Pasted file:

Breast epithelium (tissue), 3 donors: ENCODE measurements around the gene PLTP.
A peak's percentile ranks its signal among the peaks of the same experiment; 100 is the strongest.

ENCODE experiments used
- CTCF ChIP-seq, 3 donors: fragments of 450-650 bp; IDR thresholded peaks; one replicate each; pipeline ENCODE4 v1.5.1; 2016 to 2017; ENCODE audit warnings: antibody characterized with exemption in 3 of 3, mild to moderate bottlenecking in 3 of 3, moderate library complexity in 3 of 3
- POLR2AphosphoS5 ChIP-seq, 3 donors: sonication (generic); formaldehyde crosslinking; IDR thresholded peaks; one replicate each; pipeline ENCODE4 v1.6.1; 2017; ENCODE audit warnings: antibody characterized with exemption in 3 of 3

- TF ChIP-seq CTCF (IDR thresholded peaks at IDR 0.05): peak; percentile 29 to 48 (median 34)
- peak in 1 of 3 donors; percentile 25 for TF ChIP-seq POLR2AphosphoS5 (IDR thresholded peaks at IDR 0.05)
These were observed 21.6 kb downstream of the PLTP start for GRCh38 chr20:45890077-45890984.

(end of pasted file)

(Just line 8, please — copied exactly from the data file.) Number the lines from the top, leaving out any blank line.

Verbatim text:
These were observed 21.6 kb downstream of the PLTP start for GRCh38 chr20:45890077-45890984.